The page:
Film carries the weight of a devastating burden

Ten years ago, screenwriter Grant Nieporte struck up a conversation with a stranger at a cocktail party. Sporting a leather sport coat and a ponytail amid a country club crowd, the man seemed like the most compelling personality in the room, and the two spent most of the evening talking. But behind this person’s wit and intelligence, Nieporte sensed something else.

“The more I talked to him,” he remembers, “the more I realized there was something in his past that he was just profoundly weighed down by, that he felt guilt and remorse over.” As the screenwriter said goodbye to his new friend, he thought to himself, “That is the saddest person I ever met in my life.”

That chance interaction got Nieporte thinking about the weight of personal responsibility and the lengths to which someone might go to make amends. This seed of an idea would eventually grow into the screenplay for “Seven Pounds,” Nieporte’s first produced script and the second collaboration between Will Smith and Italian director Gabriele Muccino, who guided the actor to an Oscar nomination for “The Pursuit of Happyness.”

Opening Dec. 19, “Seven Pounds” tells the story of Ben Thomas (Smith), an engineer posing as an IRS agent who aims to right past wrongs by helping seven strangers in need, one of whom, played by Rosario Dawson, he unexpectedly falls in love with. Woody Harrelson brings a gentle humanity to the character of a blind pianist, and Barry Pepper gives his small but critical role a soul-searching intensity.

The film functions on many levels: It’s a love story, but it’s also a philosophical exploration of what makes life meaningful, and the consequences of selfishness versus selflessness. It’s something of a mystery as well, unfolding right up to the end as the enormity of Thomas’ situation is revealed.

Be warned: “Seven Pounds” is also, in the parlance of Hollywood, a real three-hankie weeper. In fact Dawson’s mother, after seeing an early clip, suggested that Kleenex might want to sponsor the film. “She said they should just give you a pack of tissues when you pick up your ticket!” laughs the actress, whose character, Emily Posa, suffers from congenital heart disease.

According to Muccino, the heaviness — pun intended — of “Seven Pounds” required “an extreme amount of bravery on behalf of Will and myself. The script was the most challenging and risky project we had ever read. I looked into Will’s eyes, he looked into my eyes, and we kind of said to each other, ‘I’m onboard, are you?'”

The experience, he says, was like flying without a parachute: “Either you crash or you learn to fly.”

Muccino compares the emotional honesty of “Seven Pounds” to American filmmaking of the ’70s, which itself was inspired by the European cinema of prior decades. Everything, he says, boils down to human relationships. “No matter if the hero flies on a spaceship or lives in ancient Egypt or San Francisco, the thing is how this man behaves and carries on with his life, with his own obstacles … and how he manages to make dreams move forward and look ahead to his own future,” he says. “Those elements are universal.”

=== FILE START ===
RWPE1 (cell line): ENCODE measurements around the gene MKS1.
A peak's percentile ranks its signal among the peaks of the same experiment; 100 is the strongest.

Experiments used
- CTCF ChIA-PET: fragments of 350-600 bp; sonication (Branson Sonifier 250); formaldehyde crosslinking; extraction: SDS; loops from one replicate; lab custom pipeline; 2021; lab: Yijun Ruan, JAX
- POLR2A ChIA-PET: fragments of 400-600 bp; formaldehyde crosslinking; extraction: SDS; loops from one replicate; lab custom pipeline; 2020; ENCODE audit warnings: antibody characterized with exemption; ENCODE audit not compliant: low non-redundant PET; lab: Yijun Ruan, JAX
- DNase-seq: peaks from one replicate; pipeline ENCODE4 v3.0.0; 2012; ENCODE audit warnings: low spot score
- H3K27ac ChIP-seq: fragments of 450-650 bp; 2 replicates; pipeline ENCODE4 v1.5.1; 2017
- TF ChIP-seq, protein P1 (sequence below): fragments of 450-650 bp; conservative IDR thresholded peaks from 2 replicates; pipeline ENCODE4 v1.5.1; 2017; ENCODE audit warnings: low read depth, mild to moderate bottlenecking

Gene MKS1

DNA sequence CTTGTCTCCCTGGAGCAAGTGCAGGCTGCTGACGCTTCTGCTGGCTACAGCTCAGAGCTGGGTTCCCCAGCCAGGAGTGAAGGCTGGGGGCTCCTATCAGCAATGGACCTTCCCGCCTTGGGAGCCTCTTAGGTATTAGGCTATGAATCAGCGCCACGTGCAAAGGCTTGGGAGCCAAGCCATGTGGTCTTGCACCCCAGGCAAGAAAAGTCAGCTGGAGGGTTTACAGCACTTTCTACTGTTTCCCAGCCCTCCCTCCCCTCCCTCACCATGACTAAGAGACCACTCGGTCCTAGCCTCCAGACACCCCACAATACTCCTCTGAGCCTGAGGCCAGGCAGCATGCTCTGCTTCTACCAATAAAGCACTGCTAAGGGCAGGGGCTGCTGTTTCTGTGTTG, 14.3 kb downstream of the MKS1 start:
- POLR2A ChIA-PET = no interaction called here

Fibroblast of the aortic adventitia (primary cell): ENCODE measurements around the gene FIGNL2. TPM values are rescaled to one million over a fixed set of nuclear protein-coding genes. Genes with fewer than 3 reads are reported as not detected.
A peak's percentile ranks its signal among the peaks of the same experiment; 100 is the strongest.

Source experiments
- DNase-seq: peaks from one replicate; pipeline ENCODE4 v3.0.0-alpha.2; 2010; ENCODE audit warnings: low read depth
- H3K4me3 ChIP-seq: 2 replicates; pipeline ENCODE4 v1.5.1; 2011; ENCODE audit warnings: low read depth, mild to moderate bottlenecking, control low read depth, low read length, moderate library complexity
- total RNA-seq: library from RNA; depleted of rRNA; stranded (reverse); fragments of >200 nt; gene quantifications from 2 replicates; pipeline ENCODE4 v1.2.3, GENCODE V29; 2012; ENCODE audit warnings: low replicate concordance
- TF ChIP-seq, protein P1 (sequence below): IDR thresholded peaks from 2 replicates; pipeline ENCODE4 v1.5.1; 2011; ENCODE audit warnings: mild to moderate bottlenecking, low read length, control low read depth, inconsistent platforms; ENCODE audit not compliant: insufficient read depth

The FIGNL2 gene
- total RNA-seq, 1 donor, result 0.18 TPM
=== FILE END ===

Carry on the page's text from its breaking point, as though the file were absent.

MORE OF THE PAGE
On reflecting about the working relationship between himself and the actor, Muccino agrees it makes sense that it would be someone from outside the Hollywood system who could pull such raw performances from the biggest box office star in the world, noting: “I wasn’t intimidated by (Smith’s) stature because I didn’t grow up in this country. I wasn’t fed by the brightness of his career.

“I also knew that if things didn’t go well I could always go back to my own country and make movies over there,” Muccino adds. “This allowed me to be braver and more focused on what I really had to tell in the story, rather than what (the producers) wanted.”

For the naturally charming and charismatic Smith, the task of inhabiting a broken, downcast character like Ben Thomas took its toll. Nieporte was on the “Seven Pounds” set for most of the shoot (it was filmed on location in Los Angeles), and he recalls: “Will was starting to wear it around with him. … About a week shy of us being finished, he said to me, ‘I am exhausted playing this character, I just wanna be done. I’m going home a different person; it weighs on me. I’ve loved it, but I am done.'”

Muccino agrees, saying: “I definitely believe that it was the hardest point of his career.”

The director credits the story’s redemptive power with bringing Smith “back to life, to the sunlight. … Somehow the rescue of this man by this woman rescued the man behind the mask, who was Will Smith.”

Dawson, who appeared with Smith in “Men in Black II,” fought hard for the role of Emily and found herself deeply affected by the experience.

“The breath of fresh air that I think Emily Posa is in the story is the breath of fresh air that it was for my personal experience,” she says. “Even though her mortality is so close and her reality can be so dark, her spirit is so light. The fact of the matter is you can’t avoid death, and to really think about it in such a strong way … I felt really grateful for making a bit more peace with it.”

As she observes, “There’s no way to do a line reading on that kind of stuff. When you’re asking someone, ‘Do you ever think about dying?’ you really gotta mean it. And when you’re really speaking from the heart, and you’re not just like, ‘Hey, pass the sugar,’ it’s amazing the kind of conversations you can have.”

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